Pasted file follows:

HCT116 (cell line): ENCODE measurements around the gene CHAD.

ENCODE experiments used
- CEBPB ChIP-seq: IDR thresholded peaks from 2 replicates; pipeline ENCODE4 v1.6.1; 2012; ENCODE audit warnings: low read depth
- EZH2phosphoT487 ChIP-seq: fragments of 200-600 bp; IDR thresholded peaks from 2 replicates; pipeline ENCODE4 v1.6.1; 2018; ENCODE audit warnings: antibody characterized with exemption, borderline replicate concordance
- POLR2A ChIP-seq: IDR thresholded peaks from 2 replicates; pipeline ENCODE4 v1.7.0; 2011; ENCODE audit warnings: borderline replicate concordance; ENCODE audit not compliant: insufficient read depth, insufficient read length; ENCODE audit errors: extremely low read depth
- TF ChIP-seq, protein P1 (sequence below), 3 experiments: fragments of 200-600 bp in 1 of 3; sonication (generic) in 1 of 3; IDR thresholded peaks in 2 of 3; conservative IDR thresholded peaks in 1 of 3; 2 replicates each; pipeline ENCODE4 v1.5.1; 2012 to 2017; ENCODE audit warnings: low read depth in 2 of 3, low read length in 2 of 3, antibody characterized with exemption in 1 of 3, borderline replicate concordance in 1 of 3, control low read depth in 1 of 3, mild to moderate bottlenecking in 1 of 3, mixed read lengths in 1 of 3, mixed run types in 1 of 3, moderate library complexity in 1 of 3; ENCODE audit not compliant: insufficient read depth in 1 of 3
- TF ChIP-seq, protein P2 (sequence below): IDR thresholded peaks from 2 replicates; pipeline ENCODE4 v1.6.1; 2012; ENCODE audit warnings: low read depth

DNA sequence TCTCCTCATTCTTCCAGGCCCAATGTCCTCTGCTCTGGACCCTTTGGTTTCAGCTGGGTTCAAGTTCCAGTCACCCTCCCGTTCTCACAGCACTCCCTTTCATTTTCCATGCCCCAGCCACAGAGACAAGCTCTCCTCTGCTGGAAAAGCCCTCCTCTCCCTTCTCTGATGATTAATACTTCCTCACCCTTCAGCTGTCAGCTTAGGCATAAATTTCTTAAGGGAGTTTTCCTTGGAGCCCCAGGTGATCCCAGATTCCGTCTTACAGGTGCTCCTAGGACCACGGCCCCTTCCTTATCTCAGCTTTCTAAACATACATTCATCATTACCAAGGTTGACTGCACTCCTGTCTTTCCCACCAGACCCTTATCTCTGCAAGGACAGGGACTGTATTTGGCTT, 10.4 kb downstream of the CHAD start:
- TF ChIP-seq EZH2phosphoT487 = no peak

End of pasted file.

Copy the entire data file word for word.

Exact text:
HCT116 (cell line): ENCODE measurements around the gene CHAD.

ENCODE experiments used
- CEBPB ChIP-seq: IDR thresholded peaks from 2 replicates; pipeline ENCODE4 v1.6.1; 2012; ENCODE audit warnings: low read depth
- EZH2phosphoT487 ChIP-seq: fragments of 200-600 bp; IDR thresholded peaks from 2 replicates; pipeline ENCODE4 v1.6.1; 2018; ENCODE audit warnings: antibody characterized with exemption, borderline replicate concordance
- POLR2A ChIP-seq: IDR thresholded peaks from 2 replicates; pipeline ENCODE4 v1.7.0; 2011; ENCODE audit warnings: borderline replicate concordance; ENCODE audit not compliant: insufficient read depth, insufficient read length; ENCODE audit errors: extremely low read depth
- TF ChIP-seq, protein P1 (sequence below), 3 experiments: fragments of 200-600 bp in 1 of 3; sonication (generic) in 1 of 3; IDR thresholded peaks in 2 of 3; conservative IDR thresholded peaks in 1 of 3; 2 replicates each; pipeline ENCODE4 v1.5.1; 2012 to 2017; ENCODE audit warnings: low read depth in 2 of 3, low read length in 2 of 3, antibody characterized with exemption in 1 of 3, borderline replicate concordance in 1 of 3, control low read depth in 1 of 3, mild to moderate bottlenecking in 1 of 3, mixed read lengths in 1 of 3, mixed run types in 1 of 3, moderate library complexity in 1 of 3; ENCODE audit not compliant: insufficient read depth in 1 of 3
- TF ChIP-seq, protein P2 (sequence below): IDR thresholded peaks from 2 replicates; pipeline ENCODE4 v1.6.1; 2012; ENCODE audit warnings: low read depth

DNA sequence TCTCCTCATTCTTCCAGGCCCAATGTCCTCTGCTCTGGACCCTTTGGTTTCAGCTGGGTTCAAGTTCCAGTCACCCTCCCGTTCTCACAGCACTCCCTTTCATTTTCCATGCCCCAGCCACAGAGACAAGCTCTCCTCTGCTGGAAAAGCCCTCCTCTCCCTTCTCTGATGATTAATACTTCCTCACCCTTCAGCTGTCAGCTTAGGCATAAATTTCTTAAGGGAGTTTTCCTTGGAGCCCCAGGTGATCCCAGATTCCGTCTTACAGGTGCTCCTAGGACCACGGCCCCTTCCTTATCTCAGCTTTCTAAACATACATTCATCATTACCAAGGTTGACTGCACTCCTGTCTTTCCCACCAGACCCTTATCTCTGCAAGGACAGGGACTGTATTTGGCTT, 10.4 kb downstream of the CHAD start:
- TF ChIP-seq EZH2phosphoT487 = no peak